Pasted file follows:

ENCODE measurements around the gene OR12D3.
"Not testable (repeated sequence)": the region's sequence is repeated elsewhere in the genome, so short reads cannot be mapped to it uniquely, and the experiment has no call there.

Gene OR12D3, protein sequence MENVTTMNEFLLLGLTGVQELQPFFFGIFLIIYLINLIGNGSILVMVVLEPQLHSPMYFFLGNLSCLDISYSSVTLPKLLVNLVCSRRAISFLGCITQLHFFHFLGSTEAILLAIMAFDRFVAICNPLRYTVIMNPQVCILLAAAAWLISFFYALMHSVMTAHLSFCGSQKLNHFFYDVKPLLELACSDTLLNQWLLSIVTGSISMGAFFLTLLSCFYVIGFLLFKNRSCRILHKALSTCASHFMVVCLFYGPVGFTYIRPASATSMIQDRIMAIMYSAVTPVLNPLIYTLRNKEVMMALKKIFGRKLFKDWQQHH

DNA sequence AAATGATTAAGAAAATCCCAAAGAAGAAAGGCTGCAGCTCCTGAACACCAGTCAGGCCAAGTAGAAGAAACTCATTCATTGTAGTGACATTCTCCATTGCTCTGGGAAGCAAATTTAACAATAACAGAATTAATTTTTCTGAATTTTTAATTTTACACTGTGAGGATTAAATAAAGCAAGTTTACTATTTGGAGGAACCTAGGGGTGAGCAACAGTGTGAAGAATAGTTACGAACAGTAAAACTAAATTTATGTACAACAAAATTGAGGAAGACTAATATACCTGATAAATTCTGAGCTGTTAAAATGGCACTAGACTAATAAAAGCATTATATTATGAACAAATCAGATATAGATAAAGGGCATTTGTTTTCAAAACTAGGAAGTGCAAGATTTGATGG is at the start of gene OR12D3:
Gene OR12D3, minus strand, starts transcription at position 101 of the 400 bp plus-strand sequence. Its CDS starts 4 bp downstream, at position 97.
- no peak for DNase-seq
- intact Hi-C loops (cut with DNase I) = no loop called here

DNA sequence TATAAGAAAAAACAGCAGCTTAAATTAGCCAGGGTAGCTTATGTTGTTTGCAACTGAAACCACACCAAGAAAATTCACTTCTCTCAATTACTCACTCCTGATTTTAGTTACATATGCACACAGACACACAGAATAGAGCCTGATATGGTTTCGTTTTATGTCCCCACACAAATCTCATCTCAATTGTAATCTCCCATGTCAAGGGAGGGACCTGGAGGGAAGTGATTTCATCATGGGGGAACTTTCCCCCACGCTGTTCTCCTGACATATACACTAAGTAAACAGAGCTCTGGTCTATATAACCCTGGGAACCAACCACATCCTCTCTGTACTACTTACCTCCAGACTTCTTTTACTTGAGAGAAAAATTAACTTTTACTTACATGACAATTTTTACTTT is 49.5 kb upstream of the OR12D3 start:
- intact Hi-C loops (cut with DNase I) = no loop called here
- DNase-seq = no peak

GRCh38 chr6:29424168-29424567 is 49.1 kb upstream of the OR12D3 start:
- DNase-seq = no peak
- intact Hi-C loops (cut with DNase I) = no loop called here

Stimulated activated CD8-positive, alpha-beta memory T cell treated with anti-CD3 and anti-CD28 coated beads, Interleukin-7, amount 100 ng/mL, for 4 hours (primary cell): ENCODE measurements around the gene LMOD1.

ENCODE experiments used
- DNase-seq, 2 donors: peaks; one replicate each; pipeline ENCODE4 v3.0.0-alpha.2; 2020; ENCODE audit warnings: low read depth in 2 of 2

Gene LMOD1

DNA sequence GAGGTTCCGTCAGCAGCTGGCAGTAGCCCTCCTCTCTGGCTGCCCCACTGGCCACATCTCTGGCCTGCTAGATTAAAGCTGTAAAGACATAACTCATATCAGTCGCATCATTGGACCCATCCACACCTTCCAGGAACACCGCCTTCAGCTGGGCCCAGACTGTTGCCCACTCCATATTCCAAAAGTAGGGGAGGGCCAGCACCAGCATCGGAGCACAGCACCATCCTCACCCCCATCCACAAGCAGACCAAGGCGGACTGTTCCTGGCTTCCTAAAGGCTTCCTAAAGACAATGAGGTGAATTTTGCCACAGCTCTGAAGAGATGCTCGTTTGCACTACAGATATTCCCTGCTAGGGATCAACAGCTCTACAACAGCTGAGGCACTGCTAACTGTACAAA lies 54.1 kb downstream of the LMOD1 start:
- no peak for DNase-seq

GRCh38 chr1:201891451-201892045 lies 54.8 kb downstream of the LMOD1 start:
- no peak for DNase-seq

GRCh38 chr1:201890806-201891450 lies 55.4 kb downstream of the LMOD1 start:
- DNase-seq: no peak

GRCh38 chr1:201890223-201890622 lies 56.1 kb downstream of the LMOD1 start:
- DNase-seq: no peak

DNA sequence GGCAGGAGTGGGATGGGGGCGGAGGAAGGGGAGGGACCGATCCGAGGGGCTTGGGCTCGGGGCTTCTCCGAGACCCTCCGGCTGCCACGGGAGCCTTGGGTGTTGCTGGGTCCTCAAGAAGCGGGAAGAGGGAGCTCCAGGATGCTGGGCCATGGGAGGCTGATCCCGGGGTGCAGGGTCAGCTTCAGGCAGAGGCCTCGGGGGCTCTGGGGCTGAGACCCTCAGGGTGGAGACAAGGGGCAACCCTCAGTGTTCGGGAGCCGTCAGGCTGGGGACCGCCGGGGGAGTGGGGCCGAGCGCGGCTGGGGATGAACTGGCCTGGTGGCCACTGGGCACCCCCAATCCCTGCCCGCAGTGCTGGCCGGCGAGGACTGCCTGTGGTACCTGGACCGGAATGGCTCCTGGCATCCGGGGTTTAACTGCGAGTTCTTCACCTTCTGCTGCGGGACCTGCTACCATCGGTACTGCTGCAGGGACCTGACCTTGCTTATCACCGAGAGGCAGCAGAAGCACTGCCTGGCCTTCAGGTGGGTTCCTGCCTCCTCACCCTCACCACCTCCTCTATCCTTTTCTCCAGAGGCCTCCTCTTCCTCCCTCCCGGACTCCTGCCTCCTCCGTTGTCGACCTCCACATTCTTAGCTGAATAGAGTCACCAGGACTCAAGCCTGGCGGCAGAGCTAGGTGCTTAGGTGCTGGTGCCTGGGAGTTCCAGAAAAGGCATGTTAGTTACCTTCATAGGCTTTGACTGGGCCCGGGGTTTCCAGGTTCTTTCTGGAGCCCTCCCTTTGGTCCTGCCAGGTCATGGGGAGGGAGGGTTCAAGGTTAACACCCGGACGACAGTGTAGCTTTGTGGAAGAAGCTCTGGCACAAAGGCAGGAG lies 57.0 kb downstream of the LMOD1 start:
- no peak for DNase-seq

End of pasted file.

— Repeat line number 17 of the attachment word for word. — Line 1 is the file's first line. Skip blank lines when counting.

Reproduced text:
Gene LMOD1